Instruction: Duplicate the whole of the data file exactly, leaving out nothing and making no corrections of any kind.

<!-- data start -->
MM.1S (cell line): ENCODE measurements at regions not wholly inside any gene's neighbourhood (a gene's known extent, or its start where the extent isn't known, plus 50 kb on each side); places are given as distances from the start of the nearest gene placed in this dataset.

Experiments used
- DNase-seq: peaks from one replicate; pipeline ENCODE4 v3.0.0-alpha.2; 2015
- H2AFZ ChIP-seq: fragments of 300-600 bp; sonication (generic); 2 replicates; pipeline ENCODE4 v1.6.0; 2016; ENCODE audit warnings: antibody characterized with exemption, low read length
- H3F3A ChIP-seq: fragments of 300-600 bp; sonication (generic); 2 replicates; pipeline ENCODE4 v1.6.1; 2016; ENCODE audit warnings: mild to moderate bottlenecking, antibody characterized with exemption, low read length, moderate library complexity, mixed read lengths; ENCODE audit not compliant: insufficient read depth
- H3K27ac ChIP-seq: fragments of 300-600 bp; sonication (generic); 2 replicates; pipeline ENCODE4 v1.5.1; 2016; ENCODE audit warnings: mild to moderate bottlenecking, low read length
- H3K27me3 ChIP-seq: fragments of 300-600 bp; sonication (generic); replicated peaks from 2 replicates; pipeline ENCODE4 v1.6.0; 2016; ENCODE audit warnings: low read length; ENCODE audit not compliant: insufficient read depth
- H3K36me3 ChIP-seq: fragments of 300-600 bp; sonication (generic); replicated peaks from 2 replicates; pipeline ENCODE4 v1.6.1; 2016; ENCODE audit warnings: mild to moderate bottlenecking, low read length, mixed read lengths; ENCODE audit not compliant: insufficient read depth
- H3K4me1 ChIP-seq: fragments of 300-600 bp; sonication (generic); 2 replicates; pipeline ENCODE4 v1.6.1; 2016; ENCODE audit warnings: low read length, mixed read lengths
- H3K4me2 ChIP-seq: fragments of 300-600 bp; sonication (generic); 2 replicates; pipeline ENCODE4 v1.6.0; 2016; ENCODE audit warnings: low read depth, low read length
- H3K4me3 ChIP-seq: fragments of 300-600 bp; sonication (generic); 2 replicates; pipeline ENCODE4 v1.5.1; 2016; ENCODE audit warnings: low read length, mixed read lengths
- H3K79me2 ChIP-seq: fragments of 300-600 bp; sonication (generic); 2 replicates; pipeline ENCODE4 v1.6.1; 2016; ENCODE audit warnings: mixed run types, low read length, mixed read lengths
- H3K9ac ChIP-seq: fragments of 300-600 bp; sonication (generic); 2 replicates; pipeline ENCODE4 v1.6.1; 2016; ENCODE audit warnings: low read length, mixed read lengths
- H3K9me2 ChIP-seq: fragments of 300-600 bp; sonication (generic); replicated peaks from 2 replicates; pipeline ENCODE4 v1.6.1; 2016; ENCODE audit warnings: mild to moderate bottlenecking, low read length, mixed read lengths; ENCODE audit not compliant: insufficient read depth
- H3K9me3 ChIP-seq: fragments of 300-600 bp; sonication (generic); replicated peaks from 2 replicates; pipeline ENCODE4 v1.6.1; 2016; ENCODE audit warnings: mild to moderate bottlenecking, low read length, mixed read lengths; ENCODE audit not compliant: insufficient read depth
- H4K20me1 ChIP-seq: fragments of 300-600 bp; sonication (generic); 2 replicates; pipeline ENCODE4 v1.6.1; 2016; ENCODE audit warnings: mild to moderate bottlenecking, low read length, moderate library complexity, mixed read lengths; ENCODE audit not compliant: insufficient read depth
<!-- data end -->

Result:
MM.1S (cell line): ENCODE measurements at regions not wholly inside any gene's neighbourhood (a gene's known extent, or its start where the extent isn't known, plus 50 kb on each side); places are given as distances from the start of the nearest gene placed in this dataset.

Experiments used
- DNase-seq: peaks from one replicate; pipeline ENCODE4 v3.0.0-alpha.2; 2015
- H2AFZ ChIP-seq: fragments of 300-600 bp; sonication (generic); 2 replicates; pipeline ENCODE4 v1.6.0; 2016; ENCODE audit warnings: antibody characterized with exemption, low read length
- H3F3A ChIP-seq: fragments of 300-600 bp; sonication (generic); 2 replicates; pipeline ENCODE4 v1.6.1; 2016; ENCODE audit warnings: mild to moderate bottlenecking, antibody characterized with exemption, low read length, moderate library complexity, mixed read lengths; ENCODE audit not compliant: insufficient read depth
- H3K27ac ChIP-seq: fragments of 300-600 bp; sonication (generic); 2 replicates; pipeline ENCODE4 v1.5.1; 2016; ENCODE audit warnings: mild to moderate bottlenecking, low read length
- H3K27me3 ChIP-seq: fragments of 300-600 bp; sonication (generic); replicated peaks from 2 replicates; pipeline ENCODE4 v1.6.0; 2016; ENCODE audit warnings: low read length; ENCODE audit not compliant: insufficient read depth
- H3K36me3 ChIP-seq: fragments of 300-600 bp; sonication (generic); replicated peaks from 2 replicates; pipeline ENCODE4 v1.6.1; 2016; ENCODE audit warnings: mild to moderate bottlenecking, low read length, mixed read lengths; ENCODE audit not compliant: insufficient read depth
- H3K4me1 ChIP-seq: fragments of 300-600 bp; sonication (generic); 2 replicates; pipeline ENCODE4 v1.6.1; 2016; ENCODE audit warnings: low read length, mixed read lengths
- H3K4me2 ChIP-seq: fragments of 300-600 bp; sonication (generic); 2 replicates; pipeline ENCODE4 v1.6.0; 2016; ENCODE audit warnings: low read depth, low read length
- H3K4me3 ChIP-seq: fragments of 300-600 bp; sonication (generic); 2 replicates; pipeline ENCODE4 v1.5.1; 2016; ENCODE audit warnings: low read length, mixed read lengths
- H3K79me2 ChIP-seq: fragments of 300-600 bp; sonication (generic); 2 replicates; pipeline ENCODE4 v1.6.1; 2016; ENCODE audit warnings: mixed run types, low read length, mixed read lengths
- H3K9ac ChIP-seq: fragments of 300-600 bp; sonication (generic); 2 replicates; pipeline ENCODE4 v1.6.1; 2016; ENCODE audit warnings: low read length, mixed read lengths
- H3K9me2 ChIP-seq: fragments of 300-600 bp; sonication (generic); replicated peaks from 2 replicates; pipeline ENCODE4 v1.6.1; 2016; ENCODE audit warnings: mild to moderate bottlenecking, low read length, mixed read lengths; ENCODE audit not compliant: insufficient read depth
- H3K9me3 ChIP-seq: fragments of 300-600 bp; sonication (generic); replicated peaks from 2 replicates; pipeline ENCODE4 v1.6.1; 2016; ENCODE audit warnings: mild to moderate bottlenecking, low read length, mixed read lengths; ENCODE audit not compliant: insufficient read depth
- H4K20me1 ChIP-seq: fragments of 300-600 bp; sonication (generic); 2 replicates; pipeline ENCODE4 v1.6.1; 2016; ENCODE audit warnings: mild to moderate bottlenecking, low read length, moderate library complexity, mixed read lengths; ENCODE audit not compliant: insufficient read depth